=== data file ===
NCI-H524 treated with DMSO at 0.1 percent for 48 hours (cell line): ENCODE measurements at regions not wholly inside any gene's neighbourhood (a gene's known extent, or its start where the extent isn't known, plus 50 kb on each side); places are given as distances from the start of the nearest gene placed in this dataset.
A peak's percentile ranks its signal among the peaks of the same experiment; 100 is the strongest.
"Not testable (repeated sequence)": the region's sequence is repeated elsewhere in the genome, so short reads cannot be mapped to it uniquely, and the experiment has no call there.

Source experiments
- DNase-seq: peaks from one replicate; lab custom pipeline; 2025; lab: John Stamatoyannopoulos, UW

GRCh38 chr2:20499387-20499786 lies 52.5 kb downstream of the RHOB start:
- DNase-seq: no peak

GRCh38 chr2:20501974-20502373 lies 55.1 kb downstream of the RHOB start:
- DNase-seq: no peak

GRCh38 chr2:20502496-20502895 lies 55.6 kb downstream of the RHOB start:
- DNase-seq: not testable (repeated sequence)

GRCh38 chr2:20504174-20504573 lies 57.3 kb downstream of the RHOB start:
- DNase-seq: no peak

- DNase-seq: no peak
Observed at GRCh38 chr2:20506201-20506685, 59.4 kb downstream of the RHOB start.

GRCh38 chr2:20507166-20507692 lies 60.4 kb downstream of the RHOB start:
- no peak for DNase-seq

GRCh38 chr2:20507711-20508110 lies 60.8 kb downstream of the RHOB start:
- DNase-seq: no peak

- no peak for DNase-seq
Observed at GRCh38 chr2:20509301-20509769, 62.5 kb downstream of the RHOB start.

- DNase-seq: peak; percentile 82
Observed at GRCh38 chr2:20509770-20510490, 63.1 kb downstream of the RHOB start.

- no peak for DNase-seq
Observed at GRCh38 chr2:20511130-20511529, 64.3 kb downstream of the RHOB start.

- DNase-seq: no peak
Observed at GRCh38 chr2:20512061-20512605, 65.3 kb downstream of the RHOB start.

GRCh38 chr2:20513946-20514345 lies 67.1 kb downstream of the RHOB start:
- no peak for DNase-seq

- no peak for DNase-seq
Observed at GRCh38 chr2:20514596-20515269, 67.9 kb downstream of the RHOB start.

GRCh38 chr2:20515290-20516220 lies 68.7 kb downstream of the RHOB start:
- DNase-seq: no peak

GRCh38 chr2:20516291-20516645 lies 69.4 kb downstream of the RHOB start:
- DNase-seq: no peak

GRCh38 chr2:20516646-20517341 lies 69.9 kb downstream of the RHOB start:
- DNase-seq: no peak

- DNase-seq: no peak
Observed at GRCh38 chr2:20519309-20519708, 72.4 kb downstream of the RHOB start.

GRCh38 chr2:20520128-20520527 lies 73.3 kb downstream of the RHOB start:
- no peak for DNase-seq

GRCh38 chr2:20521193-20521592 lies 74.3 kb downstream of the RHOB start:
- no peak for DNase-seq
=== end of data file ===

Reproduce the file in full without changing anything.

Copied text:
NCI-H524 treated with DMSO at 0.1 percent for 48 hours (cell line): ENCODE measurements at regions not wholly inside any gene's neighbourhood (a gene's known extent, or its start where the extent isn't known, plus 50 kb on each side); places are given as distances from the start of the nearest gene placed in this dataset.
A peak's percentile ranks its signal among the peaks of the same experiment; 100 is the strongest.
"Not testable (repeated sequence)": the region's sequence is repeated elsewhere in the genome, so short reads cannot be mapped to it uniquely, and the experiment has no call there.

Source experiments
- DNase-seq: peaks from one replicate; lab custom pipeline; 2025; lab: John Stamatoyannopoulos, UW

GRCh38 chr2:20499387-20499786 lies 52.5 kb downstream of the RHOB start:
- DNase-seq: no peak

GRCh38 chr2:20501974-20502373 lies 55.1 kb downstream of the RHOB start:
- DNase-seq: no peak

GRCh38 chr2:20502496-20502895 lies 55.6 kb downstream of the RHOB start:
- DNase-seq: not testable (repeated sequence)

GRCh38 chr2:20504174-20504573 lies 57.3 kb downstream of the RHOB start:
- DNase-seq: no peak

- DNase-seq: no peak
Observed at GRCh38 chr2:20506201-20506685, 59.4 kb downstream of the RHOB start.

GRCh38 chr2:20507166-20507692 lies 60.4 kb downstream of the RHOB start:
- no peak for DNase-seq

GRCh38 chr2:20507711-20508110 lies 60.8 kb downstream of the RHOB start:
- DNase-seq: no peak

- no peak for DNase-seq
Observed at GRCh38 chr2:20509301-20509769, 62.5 kb downstream of the RHOB start.

- DNase-seq: peak; percentile 82
Observed at GRCh38 chr2:20509770-20510490, 63.1 kb downstream of the RHOB start.

- no peak for DNase-seq
Observed at GRCh38 chr2:20511130-20511529, 64.3 kb downstream of the RHOB start.

- DNase-seq: no peak
Observed at GRCh38 chr2:20512061-20512605, 65.3 kb downstream of the RHOB start.

GRCh38 chr2:20513946-20514345 lies 67.1 kb downstream of the RHOB start:
- no peak for DNase-seq

- no peak for DNase-seq
Observed at GRCh38 chr2:20514596-20515269, 67.9 kb downstream of the RHOB start.

GRCh38 chr2:20515290-20516220 lies 68.7 kb downstream of the RHOB start:
- DNase-seq: no peak

GRCh38 chr2:20516291-20516645 lies 69.4 kb downstream of the RHOB start:
- DNase-seq: no peak

GRCh38 chr2:20516646-20517341 lies 69.9 kb downstream of the RHOB start:
- DNase-seq: no peak

- DNase-seq: no peak
Observed at GRCh38 chr2:20519309-20519708, 72.4 kb downstream of the RHOB start.

GRCh38 chr2:20520128-20520527 lies 73.3 kb downstream of the RHOB start:
- no peak for DNase-seq

GRCh38 chr2:20521193-20521592 lies 74.3 kb downstream of the RHOB start:
- no peak for DNase-seq